"Cold" - Denis Simon (soundcloud.com/dimensions/cold)
"Snow" - Denis Simon (soundcloud.com/dimensions/snow)
"Time Stood Still (Remix)" - Jonathan Whiting (soundcloud.com/johnathan_whiting/exist-strategy-time-stood-1)
"The Initiation" - Chris VP (soundcloud.com/chris-vp/the-initiation)
I am not an editor. I shoot to tell stories. This is the story of some Alaskan friends of mine, practicing one of the privileges unique to residents of Alaska.
"Under Alaska’s subsistence statute, the Alaska Board of Fisheries must identify fish stocks that support subsistence fisheries and, if there is a harvestable surplus of these stocks, adopt regulations that provide reasonable opportunities for these subsistence uses to take place. Whenever it is necessary to restrict harvests, subsistence fisheries have a preference over other uses of the stock (AS 16.05.258)."
Alaska truly is the last American frontier. One glance at the front page of a local newspaper reveals headlines more akin to the wild west than a more modern, "civilized" America. After finishing a job in Alaska last year, the author spent a couple of weeks soaking up the wild landscape in the company of some fine adventurers. On one such occasion, he was invited along to go "dipnetting" for Sockeye on the Kenai Peninsula's Kasilof River. Having no idea what this meant or where it was, it was assured to be an essential Alaskan experience.
As it turns out, dipnetting is one of many forms of subsistence living to which every Alaskan resident has a right to. In the age of Costco and Walmart, many Alaskans still rely on the annual Salmon harvest for food throughout the year. Many Inuit and some Native American communities revolve around the Salmon's life cycle, depending on it for food. While many readers may have never heard of dipnetting, it is an annual pilgrimage to rivers such as the Copper, Kasilof, and Kenai which many Alaskans would never miss.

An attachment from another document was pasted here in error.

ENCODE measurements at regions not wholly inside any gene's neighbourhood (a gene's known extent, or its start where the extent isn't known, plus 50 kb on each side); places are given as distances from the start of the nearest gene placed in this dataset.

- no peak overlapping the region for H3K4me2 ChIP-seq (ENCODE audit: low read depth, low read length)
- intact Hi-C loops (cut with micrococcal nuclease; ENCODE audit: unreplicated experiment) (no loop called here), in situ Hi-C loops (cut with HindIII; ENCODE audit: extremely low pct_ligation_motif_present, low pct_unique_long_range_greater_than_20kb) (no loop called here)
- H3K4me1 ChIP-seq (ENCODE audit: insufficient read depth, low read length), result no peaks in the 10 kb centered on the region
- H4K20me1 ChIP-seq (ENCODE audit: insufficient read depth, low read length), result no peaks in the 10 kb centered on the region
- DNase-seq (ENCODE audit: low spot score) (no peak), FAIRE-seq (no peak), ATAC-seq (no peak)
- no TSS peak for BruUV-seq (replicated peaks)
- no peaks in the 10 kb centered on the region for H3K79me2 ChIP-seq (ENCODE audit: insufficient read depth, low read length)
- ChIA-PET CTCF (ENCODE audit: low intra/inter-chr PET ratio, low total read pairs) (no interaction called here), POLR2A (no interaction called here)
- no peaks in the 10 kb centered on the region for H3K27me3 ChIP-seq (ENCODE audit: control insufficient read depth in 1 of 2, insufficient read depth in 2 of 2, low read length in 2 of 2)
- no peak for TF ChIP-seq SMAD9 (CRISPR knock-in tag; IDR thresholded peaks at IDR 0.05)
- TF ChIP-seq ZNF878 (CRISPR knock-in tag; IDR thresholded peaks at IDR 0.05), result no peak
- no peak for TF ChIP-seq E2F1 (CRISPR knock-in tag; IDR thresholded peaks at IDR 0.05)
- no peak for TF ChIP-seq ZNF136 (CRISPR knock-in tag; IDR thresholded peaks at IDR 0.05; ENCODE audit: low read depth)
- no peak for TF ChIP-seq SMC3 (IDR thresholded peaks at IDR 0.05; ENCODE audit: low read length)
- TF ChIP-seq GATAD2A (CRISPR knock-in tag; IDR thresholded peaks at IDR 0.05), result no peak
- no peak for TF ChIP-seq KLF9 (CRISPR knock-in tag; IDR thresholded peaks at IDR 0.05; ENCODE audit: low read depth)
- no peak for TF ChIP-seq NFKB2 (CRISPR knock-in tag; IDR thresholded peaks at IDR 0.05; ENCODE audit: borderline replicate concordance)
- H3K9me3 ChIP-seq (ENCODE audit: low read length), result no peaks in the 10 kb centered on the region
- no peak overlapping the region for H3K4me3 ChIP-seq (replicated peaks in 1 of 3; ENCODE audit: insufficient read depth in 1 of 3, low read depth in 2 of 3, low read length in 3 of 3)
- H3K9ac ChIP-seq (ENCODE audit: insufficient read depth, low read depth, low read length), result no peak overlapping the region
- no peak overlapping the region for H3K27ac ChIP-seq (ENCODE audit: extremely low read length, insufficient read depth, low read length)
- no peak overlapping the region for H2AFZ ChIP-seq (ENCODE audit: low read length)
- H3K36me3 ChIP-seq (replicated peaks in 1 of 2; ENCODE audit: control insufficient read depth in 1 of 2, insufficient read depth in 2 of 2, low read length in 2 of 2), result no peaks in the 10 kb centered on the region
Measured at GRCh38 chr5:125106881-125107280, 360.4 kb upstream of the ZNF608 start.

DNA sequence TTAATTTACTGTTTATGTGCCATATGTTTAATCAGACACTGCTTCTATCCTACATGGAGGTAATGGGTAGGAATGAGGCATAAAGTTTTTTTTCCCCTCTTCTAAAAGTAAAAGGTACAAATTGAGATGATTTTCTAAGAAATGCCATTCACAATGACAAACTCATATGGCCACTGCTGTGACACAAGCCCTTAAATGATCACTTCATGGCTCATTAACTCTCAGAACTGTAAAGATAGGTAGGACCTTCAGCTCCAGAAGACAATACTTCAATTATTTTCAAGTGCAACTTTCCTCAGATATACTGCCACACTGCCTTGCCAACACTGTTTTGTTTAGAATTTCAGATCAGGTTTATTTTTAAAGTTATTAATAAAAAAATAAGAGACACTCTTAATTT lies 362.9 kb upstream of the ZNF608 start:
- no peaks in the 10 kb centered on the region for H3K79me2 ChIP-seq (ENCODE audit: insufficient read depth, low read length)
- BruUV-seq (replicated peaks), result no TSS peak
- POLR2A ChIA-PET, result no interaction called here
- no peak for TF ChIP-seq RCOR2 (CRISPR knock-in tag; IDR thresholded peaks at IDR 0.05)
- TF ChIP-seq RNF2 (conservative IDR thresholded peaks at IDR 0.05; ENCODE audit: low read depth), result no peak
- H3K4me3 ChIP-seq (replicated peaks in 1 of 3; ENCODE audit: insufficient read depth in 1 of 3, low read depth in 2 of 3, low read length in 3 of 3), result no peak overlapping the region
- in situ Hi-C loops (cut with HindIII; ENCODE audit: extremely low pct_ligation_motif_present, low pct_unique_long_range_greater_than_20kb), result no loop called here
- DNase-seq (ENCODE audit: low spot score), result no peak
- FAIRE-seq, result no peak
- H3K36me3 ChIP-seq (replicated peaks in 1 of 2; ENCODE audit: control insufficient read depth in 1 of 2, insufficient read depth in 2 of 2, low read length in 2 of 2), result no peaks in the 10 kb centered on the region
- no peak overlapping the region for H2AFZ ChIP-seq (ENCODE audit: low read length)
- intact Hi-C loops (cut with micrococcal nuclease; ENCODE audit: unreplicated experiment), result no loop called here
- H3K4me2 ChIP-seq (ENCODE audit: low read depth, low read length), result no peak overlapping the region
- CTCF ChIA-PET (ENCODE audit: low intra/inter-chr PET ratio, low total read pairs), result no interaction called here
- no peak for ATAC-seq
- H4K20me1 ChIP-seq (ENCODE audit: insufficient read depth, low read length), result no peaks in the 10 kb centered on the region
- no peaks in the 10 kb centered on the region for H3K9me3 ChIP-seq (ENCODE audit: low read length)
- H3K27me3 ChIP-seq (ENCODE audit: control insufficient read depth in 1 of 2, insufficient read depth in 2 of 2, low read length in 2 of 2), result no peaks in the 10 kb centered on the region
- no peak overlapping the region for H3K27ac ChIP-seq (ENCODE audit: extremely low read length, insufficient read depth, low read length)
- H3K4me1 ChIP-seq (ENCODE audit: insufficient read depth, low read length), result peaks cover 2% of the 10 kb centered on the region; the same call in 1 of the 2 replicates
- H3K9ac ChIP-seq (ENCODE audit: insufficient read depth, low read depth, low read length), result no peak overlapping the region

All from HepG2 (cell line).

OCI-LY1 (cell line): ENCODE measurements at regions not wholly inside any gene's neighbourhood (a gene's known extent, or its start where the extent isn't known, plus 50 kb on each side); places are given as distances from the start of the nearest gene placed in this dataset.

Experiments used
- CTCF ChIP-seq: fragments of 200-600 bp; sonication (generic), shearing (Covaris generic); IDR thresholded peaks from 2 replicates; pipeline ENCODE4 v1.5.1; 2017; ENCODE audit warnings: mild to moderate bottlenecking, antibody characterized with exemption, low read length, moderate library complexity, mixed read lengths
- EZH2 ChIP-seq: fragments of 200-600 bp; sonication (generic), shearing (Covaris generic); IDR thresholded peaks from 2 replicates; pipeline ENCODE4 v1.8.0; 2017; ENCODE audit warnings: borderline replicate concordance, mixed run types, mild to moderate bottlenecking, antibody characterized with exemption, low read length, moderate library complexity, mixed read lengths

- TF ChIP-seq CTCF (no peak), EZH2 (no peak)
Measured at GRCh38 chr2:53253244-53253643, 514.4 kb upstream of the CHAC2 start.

The author's intentions in filming this event are simply to document friends going to catch their quota. Dipnetting is fairly simple. The fisherman has a net no more than five feet in diameter, at the end of a long pole, which is held in place in the water. Salmon entering the river mouth to head upstream get caught in the nets. Every Alaskan resident is allowed 25 Sockeye Salmon for the head of house, plus an additional 10 for each additional family member. For example, a home of 4 is allowed 55 Sockeye Salmon per year. That can add up to almost 550 pounds of fish, not a small amount. This privilege and the idea behind it is part of why so many native Alaskans stay, and so many foreigners decide to immigrate. It is the very essence of Alaskan culture. One can get lost here, and with the skills, supplies, and endurance, survive without a smartphone, GPS, or Facebook.
This film is about non-native Alaskans who immigrated because of this wildness. They prefer a more simple life with the unlimited options offered by the mountains and sea over suburbs and supermarkets. They are willing to sacrifice (if you can believe it) many modern day conveniences in order to live a more free, adventurous life. While the Salmon harvest may not be part of their birthright, they have chosen to make it part of their culture, in order to know their food, from "farm to table."
Shot on a Canon 5D Mark III with a couple of Nikon primes (28mm f/2.8, 100mm f/2.8, 200mm f/4). Unfortunately, no audio gear or accessories. Bare bones. Edited with Avid.